family of wolves—a pack of wolves, to be more technical.
The leader of this clan is Father Wolf and, needless to say, there is a Mother Wolf. It is a family given human characteristics in terms of socialization. Why did Kipling give such a prominent role in his story to wolves, rather than to other species? The answer almost certainly lies in the roles Kipling observed among wolf packs.
Wolves live and hunt as a group, or family, with a dominant wolf filling the role of head of the pack. In The Jungle Book, that role belongs, unsurprisingly, to Father Wolf. By placing wolves at the center of this story—a story involving a sort of custody battle between the wolves, adopting the young boy as their own, and a tiger called Shere Khan—Kipling was emphasizing the social nature and roles of wolves relative to other predatory beasts.
Kipling, however, went beyond his emphasis on the nature of the pack; he attributed to the wolves in his story a code of conduct that assumes a condition of primal importance to these animals. Father Wolf says with respect to the pack’s dispute with Shere Khan over the rights to the orphaned boy Mowgli:
“The Wolves are a free people. . .They take orders from the Head of the Pack, and not from any striped cattle-killer. The man’s cub is ours—to kill if we choose.”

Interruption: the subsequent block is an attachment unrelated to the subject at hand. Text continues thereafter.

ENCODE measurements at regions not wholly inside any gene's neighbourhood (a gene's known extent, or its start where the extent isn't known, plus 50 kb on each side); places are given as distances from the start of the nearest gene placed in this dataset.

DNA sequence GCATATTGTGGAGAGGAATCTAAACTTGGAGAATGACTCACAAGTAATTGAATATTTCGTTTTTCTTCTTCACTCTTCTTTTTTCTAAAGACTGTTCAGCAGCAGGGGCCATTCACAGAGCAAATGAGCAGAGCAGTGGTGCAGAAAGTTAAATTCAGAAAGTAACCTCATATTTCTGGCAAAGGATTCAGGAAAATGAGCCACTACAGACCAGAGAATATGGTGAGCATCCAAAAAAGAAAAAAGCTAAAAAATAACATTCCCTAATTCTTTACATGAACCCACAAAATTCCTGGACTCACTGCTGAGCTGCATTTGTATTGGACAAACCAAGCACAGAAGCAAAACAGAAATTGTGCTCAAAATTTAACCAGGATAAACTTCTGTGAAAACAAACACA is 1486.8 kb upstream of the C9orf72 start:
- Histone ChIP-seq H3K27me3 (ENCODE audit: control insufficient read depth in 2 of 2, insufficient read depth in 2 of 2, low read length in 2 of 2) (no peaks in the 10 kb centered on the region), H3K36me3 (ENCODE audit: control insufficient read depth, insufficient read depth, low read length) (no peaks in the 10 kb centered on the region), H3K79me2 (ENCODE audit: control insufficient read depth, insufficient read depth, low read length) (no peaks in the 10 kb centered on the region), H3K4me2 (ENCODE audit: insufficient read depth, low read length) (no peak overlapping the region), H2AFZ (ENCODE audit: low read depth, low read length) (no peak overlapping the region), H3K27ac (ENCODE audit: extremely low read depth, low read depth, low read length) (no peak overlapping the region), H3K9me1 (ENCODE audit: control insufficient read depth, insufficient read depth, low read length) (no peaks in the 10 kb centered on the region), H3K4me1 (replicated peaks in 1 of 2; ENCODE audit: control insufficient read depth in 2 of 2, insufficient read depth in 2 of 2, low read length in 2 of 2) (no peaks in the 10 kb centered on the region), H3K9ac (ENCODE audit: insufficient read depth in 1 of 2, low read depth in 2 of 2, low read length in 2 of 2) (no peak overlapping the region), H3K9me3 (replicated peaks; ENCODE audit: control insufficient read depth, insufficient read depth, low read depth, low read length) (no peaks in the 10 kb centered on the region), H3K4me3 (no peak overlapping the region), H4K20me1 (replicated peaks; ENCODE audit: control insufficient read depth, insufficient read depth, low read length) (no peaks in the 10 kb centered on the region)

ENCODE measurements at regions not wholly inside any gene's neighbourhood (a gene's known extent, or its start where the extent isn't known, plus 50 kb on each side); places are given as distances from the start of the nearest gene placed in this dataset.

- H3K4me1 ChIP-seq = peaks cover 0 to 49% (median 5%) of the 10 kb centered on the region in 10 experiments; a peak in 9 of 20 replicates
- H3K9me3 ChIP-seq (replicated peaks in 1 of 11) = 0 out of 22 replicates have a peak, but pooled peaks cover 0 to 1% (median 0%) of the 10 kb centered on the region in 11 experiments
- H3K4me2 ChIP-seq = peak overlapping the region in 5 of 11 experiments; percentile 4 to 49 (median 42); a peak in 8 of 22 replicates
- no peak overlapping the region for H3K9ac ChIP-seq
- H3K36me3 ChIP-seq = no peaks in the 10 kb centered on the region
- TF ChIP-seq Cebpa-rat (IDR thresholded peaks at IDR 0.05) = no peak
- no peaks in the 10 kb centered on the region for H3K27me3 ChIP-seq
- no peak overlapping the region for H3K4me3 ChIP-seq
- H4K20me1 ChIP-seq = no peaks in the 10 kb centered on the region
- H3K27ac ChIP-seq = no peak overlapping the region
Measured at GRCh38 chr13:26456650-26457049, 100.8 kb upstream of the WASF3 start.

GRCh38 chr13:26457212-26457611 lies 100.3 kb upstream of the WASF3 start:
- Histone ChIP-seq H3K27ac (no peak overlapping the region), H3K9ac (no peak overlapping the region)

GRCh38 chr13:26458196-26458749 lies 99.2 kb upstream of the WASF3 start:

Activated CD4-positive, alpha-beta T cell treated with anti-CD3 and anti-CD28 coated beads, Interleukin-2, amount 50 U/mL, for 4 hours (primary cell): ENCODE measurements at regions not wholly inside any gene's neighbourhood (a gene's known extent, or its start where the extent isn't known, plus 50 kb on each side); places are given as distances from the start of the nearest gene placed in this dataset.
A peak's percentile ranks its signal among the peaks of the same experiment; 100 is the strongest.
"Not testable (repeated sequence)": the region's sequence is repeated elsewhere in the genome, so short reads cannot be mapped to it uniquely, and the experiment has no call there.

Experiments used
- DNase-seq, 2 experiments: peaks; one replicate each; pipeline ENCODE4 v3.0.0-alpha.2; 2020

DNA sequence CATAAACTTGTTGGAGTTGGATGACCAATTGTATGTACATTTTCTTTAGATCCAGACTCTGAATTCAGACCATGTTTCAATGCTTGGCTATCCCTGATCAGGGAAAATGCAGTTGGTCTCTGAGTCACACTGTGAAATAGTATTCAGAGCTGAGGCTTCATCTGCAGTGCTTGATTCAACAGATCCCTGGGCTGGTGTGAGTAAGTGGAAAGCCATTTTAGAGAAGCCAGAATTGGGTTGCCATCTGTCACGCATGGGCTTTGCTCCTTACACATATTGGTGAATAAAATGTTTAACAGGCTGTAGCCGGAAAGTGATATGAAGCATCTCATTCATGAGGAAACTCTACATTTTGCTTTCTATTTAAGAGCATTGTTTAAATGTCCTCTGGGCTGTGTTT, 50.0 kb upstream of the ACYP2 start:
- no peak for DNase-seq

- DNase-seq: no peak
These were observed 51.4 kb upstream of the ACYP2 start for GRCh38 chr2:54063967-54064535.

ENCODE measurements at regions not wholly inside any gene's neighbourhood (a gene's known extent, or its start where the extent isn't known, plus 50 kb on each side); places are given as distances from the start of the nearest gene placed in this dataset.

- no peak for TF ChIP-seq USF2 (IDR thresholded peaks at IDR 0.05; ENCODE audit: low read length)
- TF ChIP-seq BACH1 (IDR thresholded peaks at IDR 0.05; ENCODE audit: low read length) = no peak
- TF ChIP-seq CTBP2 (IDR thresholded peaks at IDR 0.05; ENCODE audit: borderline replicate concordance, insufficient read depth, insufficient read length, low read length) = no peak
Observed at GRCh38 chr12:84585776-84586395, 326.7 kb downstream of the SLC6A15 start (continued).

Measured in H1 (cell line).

An important part of Kipling’s story is the “Law of the Jungle,” also known as “The Law for the Wolves,” which is set forth in a poem within The Jungle Book. As the title suggests, Kipling’s poem sets forth the guiding principles of wolves:
As the creeper that girdles the tree-trunk the Law runneth forward and back—
For the strength of the Pack is the Wolf, and the strength of the Wolf is the Pack.
. . .
When ye fight with a Wolf of the Pack, ye must fight him alone and afar,
Lest others take part in the quarrel, and the Pack be diminished by war.
The Lair of the Wolf is his refuge, and where he has made him his home,
Not even the Head Wolf may enter, not even the Council may come
The “Law of the Jungle,” described by Kipling's poem and prevalent throughout “Mowgli’s Brothers,” provides the wolves a form of civilization that extends from the wolf culture and that provides the basis for Kipling's approach to a story of a boy raised in the jungle by wolves. The significance of the role of wolves in The Jungle Book, then, derives from the communal roles Kipling observed then embellished for narrative purposes.